Nursing Assignment Sample on Introduction to Epidemiology

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Nursing Assignment Questions

QUESTION 1:

 Describe the evidence presented in the paper you selected. Specifically address the following questions:

-What was the exposure or intervention?

-What was the outcome?

-What was the study design?

-What was the study population?

-What were the main findings?

QUESTION 2:

Do you think there is evidence of a causal association between the exposure and the outcome? This question relates to the internal validity of the study. Consider the following questions in your critique:

-Is there a temporal relationship between exposure and outcome?

-Is there a strong relationship between the exposure and the outcome?

-Is there a dose-response relationship between exposure and the outcome?

-Are the results consistent within the study?

QUESTION 3:

To what extent can the observed association between the exposure and outcome be attributed to non-causal explanations? Consider the following questions in your critique:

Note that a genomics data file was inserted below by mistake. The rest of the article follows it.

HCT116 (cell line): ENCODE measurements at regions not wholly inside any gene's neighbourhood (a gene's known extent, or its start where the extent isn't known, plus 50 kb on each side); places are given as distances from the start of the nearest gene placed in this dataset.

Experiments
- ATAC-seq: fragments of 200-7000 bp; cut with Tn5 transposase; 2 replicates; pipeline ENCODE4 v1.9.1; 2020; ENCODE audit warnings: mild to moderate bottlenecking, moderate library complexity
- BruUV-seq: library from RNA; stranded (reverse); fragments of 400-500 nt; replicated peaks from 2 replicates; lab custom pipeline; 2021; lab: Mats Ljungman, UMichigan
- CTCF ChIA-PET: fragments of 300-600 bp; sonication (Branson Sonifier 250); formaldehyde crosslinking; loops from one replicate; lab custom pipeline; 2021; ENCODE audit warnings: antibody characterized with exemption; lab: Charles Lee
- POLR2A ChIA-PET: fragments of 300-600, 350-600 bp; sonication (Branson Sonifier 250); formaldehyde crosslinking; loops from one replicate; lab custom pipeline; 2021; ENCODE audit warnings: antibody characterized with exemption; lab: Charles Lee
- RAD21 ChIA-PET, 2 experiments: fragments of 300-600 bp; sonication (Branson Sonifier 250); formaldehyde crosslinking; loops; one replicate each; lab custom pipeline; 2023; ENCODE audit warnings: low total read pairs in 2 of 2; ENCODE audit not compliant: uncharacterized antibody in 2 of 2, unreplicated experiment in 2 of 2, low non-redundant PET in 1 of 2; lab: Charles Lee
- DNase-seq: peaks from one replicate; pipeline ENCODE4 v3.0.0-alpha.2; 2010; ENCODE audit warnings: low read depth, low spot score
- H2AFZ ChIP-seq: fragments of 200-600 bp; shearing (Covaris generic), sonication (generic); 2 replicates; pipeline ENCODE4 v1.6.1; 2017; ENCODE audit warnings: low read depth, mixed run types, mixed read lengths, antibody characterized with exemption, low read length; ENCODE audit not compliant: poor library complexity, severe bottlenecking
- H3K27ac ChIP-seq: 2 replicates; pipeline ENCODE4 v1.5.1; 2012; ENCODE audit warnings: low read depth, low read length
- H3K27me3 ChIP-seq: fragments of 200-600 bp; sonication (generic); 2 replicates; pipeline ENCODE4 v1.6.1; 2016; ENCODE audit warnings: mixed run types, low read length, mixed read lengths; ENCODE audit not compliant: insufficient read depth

-Are the results likely to be affected by selection and/or measurement bias?

-Are the results likely to be affected by confounding?

-Are the results likely to be affected by chance variation?

QUESTION 4:

Do the findings accord with other evidence? Specifically:

-Are the findings consistent with other evidence, particularly evidence from studies of similar or more powerful study design?

-Are the results plausible in terms of a biological mechanism?

QUESTION 5:

Are the findings externally valid, that is generalisable? Specifically:

-Can the findings be applied to the source population from which the study population was derived?

-Can the study results be applied to other relevant populations?

Nursing Assignment Solution on Introduction to Epidemiology

Solution 1: Describe the evidence presented in the paper you selected.